Wikipedia A Thief?


Wikipedia, the Free Encyclopedia, is without a doubt accepted as one of the most amazing sources of information on the internet. This is where people turn to for any information they need. The English language version was brought out in 2001 and has experienced great popularity since then.

But over the years, Wikipedia has had its share of controversies. There have been academics who deemed suspect some entries, as it is an encyclopedia that can be edited by anyone. Many feel that just as too many cooks spoil the broth, too many contributors/editors can also confuse the information.

Wikipedia has fought many battles and the latest one is from Britain’s famous art gallery’s website, “National Portrait Gallery (NPG).” They have threatened to take legal action as they claim that images from their website have been uploaded to Wikipedia. In response to this, the online encyclopedia has accused the National Portrait Gallery of betraying its public service mission.

An image of the Virgin Queen, Elizabeth I looks on amusingly from the art gallery and now also the Wikipedia pages, as the two adversaries battle for rights hundreds of years after she was painted. The fact is that 3,300 high-resolution images from the gallery have been uploaded to Wikipedia in April, by a Ph.D. student and volunteer from Seattle, Derrick Coetzee, and the gallery is not too happy with that.

The gallery founded in 1856 said it needs to recoup the 1 million pounds cost of digitalization program and threatened legal action. The gallery has ordered a well-known law firm to sue Coetzee unless the pictures are removed. Gallery officials say that although, the portraits are not in copyright, the photographs are and that they spent around £1m to create high resolution images, which therefore require a license fee. They say Wikipedia has not responded to their letters.

Wikipedia on its part is fully supportive of Coetzee and argues that the portraits are under public ownership. Deputy Director of the Wikipedia Foundation that runs the online encyclopedia, Erik Moeller said that museums and other cultural institutions should not pursue extra revenue while limiting public access to their material. He wrote in his blog post, “It is hard to see a plausible argument that excluding public domain content from a free, non-profit encyclopedia serves any public interest whatsoever.”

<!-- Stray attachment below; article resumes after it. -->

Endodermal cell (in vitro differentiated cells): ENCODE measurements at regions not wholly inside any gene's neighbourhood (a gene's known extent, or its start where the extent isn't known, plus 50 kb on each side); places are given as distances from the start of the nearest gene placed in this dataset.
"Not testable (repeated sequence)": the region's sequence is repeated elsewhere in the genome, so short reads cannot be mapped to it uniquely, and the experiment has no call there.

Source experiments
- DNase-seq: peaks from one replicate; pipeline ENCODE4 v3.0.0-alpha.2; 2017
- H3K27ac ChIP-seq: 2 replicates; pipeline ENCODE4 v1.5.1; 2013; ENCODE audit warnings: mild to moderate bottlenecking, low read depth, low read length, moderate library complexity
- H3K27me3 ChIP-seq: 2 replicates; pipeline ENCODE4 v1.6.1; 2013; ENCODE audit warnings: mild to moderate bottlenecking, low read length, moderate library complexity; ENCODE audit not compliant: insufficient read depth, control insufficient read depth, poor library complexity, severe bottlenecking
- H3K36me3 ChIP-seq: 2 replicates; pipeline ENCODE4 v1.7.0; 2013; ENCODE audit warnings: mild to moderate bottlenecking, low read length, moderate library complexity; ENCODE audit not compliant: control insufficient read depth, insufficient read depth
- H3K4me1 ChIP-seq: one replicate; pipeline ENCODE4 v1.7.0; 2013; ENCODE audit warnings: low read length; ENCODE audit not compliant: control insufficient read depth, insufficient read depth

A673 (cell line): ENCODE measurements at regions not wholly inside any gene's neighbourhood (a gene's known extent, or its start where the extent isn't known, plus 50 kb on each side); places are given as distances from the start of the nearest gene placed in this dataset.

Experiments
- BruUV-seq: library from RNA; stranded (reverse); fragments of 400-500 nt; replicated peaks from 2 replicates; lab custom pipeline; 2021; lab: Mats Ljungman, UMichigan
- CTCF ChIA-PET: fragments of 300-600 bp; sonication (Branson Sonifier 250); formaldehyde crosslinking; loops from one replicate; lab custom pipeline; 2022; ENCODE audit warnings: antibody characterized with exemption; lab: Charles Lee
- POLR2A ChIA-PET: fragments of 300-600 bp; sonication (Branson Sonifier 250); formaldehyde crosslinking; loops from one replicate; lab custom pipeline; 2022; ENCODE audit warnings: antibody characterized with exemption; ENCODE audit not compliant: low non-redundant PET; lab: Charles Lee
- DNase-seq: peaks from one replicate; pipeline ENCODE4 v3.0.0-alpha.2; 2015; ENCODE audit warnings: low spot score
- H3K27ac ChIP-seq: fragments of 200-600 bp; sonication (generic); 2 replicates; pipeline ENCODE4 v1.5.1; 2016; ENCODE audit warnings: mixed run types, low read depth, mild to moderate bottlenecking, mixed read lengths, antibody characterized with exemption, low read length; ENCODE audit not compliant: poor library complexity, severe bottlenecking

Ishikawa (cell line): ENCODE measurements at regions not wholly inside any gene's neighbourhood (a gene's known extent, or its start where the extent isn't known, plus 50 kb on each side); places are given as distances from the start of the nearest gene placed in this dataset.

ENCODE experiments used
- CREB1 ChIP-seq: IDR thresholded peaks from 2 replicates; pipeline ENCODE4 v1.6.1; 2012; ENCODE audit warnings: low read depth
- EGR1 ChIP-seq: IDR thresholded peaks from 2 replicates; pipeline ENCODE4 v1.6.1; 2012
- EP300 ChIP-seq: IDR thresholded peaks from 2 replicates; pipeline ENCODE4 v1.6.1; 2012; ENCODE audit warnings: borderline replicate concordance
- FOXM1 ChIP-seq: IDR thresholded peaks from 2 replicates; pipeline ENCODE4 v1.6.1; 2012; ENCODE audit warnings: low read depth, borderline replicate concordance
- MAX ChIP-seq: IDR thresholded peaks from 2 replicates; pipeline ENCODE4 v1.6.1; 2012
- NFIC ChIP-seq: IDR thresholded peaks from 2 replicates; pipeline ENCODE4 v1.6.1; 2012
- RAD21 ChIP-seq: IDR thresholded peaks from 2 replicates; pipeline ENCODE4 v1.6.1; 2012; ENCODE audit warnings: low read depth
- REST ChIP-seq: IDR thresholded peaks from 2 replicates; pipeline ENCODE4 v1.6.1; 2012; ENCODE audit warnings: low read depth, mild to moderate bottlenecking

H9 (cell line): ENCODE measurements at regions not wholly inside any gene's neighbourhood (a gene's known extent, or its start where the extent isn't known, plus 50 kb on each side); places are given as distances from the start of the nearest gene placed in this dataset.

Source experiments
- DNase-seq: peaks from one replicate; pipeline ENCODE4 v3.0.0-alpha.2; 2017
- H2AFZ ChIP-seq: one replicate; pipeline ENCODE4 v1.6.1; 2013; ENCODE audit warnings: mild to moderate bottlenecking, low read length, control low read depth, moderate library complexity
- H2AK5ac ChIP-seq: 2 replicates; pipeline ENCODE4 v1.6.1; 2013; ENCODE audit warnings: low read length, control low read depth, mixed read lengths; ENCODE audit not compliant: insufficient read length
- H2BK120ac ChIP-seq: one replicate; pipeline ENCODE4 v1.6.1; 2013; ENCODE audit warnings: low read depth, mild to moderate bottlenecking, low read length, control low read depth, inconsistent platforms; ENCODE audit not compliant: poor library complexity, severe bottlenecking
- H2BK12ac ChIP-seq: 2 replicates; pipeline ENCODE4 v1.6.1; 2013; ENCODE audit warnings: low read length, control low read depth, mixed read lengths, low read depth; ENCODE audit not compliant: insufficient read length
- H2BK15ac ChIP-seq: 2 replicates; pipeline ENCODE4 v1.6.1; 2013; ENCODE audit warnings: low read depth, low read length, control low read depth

He also mentioned that two German photographic archives donated 350,000 copyrighted images for use on Wikipedia, and there have been other institutions in the United Kingdom and the US that have looked and understood the benefits of making their material available for the public free of charge. According to another Wikipedia volunteer, the gallery only makes around 10-15,000 pounds each year from Web licensing.

However, the gallery insists that it has been misrepresented and although it does not make much money from Web licensing, its income from reproduction of its images in magazines and books is much more, around 339,000 in the previous year.

Another point of contention is that of copyright laws in different countries. Coetzee is a US citizen where the laws pertaining to images of publicly owned art are different and the gallery opines that since the images are protected under U.K. copyright law, the law of the land rules. This raises interesting questions about how the local law affects websites that are located in other parts of the world.

This news has become a raging topic in cyberspace, leading to a conflict of words between supporters of free information and cultural institutions who wish to protect their limited revenue streams, which include the license fee for reproducing images of their artworks.

Opinions on this issue vary. While some support Wikipedia saying that people have a right to see these images as they are public property already; others insist that the likes of Wikipedia want to take advantage of the new technology and have everything for free, and if somebody takes the effort to produce the best picture possible, then they need to be protected. Since the gallery makes low to medium resolution images available free for people, many feel that it was wrong of Wikipedia to take the high resolution images.

Coetzee is the only one who has not yet commented on what is a repercussion of his deeds. It is left to be seen what route this controversy takes and if Wikipedia is stuck with the label of a thief.